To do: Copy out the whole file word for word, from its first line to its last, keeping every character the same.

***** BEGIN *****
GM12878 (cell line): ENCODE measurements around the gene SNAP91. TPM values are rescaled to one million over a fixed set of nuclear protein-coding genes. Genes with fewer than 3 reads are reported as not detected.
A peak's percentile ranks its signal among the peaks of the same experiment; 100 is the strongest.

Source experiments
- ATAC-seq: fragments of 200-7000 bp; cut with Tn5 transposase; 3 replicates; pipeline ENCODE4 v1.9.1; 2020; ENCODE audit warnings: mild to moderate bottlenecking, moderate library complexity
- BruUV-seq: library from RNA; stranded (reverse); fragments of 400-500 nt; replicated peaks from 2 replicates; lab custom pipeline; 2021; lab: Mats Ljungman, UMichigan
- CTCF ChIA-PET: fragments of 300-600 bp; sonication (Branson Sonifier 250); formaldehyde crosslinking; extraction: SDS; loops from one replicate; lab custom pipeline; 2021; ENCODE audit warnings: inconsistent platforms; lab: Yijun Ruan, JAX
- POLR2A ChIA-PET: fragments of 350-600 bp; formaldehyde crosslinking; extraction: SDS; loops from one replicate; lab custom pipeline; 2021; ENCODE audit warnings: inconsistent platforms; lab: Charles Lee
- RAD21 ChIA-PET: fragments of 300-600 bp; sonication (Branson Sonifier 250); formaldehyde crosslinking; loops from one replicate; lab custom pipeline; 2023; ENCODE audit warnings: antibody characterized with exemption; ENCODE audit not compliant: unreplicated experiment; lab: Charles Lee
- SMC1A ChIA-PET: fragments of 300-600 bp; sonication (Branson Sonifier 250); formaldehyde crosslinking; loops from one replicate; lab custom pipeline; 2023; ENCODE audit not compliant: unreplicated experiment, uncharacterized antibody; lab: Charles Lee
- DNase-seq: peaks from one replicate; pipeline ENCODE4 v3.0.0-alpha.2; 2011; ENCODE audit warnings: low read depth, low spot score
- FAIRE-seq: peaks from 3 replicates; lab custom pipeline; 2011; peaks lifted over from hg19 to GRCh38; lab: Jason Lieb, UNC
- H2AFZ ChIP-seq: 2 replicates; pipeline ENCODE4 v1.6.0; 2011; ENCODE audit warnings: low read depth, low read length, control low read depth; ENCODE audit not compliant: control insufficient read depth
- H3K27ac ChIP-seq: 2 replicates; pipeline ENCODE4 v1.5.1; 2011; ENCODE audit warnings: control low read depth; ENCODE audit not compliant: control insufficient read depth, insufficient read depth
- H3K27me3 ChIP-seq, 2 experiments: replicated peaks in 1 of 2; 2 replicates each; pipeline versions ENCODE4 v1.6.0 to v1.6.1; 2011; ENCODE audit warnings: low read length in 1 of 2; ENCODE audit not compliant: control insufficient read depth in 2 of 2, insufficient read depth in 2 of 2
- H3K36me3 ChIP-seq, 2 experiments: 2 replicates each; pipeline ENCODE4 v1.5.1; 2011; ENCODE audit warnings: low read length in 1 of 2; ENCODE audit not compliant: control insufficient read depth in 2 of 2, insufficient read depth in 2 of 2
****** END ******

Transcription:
GM12878 (cell line): ENCODE measurements around the gene SNAP91. TPM values are rescaled to one million over a fixed set of nuclear protein-coding genes. Genes with fewer than 3 reads are reported as not detected.
A peak's percentile ranks its signal among the peaks of the same experiment; 100 is the strongest.

Source experiments
- ATAC-seq: fragments of 200-7000 bp; cut with Tn5 transposase; 3 replicates; pipeline ENCODE4 v1.9.1; 2020; ENCODE audit warnings: mild to moderate bottlenecking, moderate library complexity
- BruUV-seq: library from RNA; stranded (reverse); fragments of 400-500 nt; replicated peaks from 2 replicates; lab custom pipeline; 2021; lab: Mats Ljungman, UMichigan
- CTCF ChIA-PET: fragments of 300-600 bp; sonication (Branson Sonifier 250); formaldehyde crosslinking; extraction: SDS; loops from one replicate; lab custom pipeline; 2021; ENCODE audit warnings: inconsistent platforms; lab: Yijun Ruan, JAX
- POLR2A ChIA-PET: fragments of 350-600 bp; formaldehyde crosslinking; extraction: SDS; loops from one replicate; lab custom pipeline; 2021; ENCODE audit warnings: inconsistent platforms; lab: Charles Lee
- RAD21 ChIA-PET: fragments of 300-600 bp; sonication (Branson Sonifier 250); formaldehyde crosslinking; loops from one replicate; lab custom pipeline; 2023; ENCODE audit warnings: antibody characterized with exemption; ENCODE audit not compliant: unreplicated experiment; lab: Charles Lee
- SMC1A ChIA-PET: fragments of 300-600 bp; sonication (Branson Sonifier 250); formaldehyde crosslinking; loops from one replicate; lab custom pipeline; 2023; ENCODE audit not compliant: unreplicated experiment, uncharacterized antibody; lab: Charles Lee
- DNase-seq: peaks from one replicate; pipeline ENCODE4 v3.0.0-alpha.2; 2011; ENCODE audit warnings: low read depth, low spot score
- FAIRE-seq: peaks from 3 replicates; lab custom pipeline; 2011; peaks lifted over from hg19 to GRCh38; lab: Jason Lieb, UNC
- H2AFZ ChIP-seq: 2 replicates; pipeline ENCODE4 v1.6.0; 2011; ENCODE audit warnings: low read depth, low read length, control low read depth; ENCODE audit not compliant: control insufficient read depth
- H3K27ac ChIP-seq: 2 replicates; pipeline ENCODE4 v1.5.1; 2011; ENCODE audit warnings: control low read depth; ENCODE audit not compliant: control insufficient read depth, insufficient read depth
- H3K27me3 ChIP-seq, 2 experiments: replicated peaks in 1 of 2; 2 replicates each; pipeline versions ENCODE4 v1.6.0 to v1.6.1; 2011; ENCODE audit warnings: low read length in 1 of 2; ENCODE audit not compliant: control insufficient read depth in 2 of 2, insufficient read depth in 2 of 2
- H3K36me3 ChIP-seq, 2 experiments: 2 replicates each; pipeline ENCODE4 v1.5.1; 2011; ENCODE audit warnings: low read length in 1 of 2; ENCODE audit not compliant: control insufficient read depth in 2 of 2, insufficient read depth in 2 of 2